When the “sharing economy” emerged ten years ago, its promise of providing income to anyone who’s willing to share his or her resources, captured the imagination of investors and consumers alike. It can be an extra space in one’s car, as popularised by Uber, or a spare room at home, as led by Airbnb.
The proponents of the sharing economy believed that many had a surplus of one valuable commodity that could be used by others for some profit.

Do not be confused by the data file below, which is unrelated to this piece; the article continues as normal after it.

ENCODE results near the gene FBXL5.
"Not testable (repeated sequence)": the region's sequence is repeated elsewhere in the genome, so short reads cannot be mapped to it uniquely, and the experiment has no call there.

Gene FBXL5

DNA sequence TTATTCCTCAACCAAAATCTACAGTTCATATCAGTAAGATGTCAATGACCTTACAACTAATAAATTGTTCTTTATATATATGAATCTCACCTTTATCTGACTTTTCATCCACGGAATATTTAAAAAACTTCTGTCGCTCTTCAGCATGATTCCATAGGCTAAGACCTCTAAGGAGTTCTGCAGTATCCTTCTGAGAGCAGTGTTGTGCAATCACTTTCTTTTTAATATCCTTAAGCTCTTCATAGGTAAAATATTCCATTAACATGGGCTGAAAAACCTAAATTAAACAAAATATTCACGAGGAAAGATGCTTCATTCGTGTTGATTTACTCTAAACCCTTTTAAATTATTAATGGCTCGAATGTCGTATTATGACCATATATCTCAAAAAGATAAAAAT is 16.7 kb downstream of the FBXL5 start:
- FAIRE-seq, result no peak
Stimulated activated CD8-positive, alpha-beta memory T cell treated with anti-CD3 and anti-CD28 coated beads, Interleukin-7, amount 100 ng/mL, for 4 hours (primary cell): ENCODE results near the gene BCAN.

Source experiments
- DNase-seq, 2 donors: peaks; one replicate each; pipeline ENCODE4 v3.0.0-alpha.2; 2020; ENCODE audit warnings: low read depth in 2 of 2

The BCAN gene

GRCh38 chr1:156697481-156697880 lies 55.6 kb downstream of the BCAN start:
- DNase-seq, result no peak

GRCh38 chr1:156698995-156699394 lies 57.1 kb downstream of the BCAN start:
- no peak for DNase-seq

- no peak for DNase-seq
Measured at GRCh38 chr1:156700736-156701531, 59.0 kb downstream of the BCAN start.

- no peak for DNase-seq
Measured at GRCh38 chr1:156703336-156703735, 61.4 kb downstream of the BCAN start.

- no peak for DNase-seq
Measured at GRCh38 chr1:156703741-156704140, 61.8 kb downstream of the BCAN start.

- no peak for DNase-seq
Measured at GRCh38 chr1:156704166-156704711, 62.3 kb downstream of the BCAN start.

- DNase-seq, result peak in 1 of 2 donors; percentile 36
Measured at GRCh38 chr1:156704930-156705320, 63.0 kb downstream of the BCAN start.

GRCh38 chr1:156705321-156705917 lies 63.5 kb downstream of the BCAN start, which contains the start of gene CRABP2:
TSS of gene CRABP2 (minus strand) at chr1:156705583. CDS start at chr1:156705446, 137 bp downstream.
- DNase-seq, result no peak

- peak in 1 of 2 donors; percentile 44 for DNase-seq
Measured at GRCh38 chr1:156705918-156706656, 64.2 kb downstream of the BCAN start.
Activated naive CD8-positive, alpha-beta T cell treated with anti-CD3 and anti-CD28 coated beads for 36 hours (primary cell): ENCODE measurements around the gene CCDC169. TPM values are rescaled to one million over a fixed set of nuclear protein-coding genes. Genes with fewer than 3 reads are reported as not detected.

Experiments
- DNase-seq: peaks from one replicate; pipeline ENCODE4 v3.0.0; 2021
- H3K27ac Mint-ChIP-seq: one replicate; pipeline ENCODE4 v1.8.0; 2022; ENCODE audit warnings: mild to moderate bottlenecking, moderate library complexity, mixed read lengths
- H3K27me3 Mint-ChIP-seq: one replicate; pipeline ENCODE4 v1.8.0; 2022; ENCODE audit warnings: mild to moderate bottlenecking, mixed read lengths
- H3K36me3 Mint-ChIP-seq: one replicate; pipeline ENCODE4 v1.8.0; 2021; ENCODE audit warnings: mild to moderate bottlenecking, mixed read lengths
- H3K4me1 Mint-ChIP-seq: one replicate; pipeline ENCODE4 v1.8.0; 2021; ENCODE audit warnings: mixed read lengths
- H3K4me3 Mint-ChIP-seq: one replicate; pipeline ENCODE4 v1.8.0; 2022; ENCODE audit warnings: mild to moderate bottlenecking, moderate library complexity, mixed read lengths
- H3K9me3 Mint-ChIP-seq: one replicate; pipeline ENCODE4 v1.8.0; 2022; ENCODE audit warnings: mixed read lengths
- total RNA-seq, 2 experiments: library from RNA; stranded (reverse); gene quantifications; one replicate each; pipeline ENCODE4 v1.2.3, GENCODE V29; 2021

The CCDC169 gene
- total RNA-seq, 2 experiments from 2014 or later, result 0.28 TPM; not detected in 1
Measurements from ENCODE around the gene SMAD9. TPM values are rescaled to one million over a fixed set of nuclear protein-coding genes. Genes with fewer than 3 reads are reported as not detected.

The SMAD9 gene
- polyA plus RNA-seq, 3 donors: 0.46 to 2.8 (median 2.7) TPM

This led nine-to-five job holders and office workers into thinking about the untapped income that they can access if they share a bit of their asset, which in most cases would be their property and time.
For the most part, consumers were the biggest winners, as costs to hail a ride for a trip across the city dropped, and less expensive accommodation for a vacation became more widely available.
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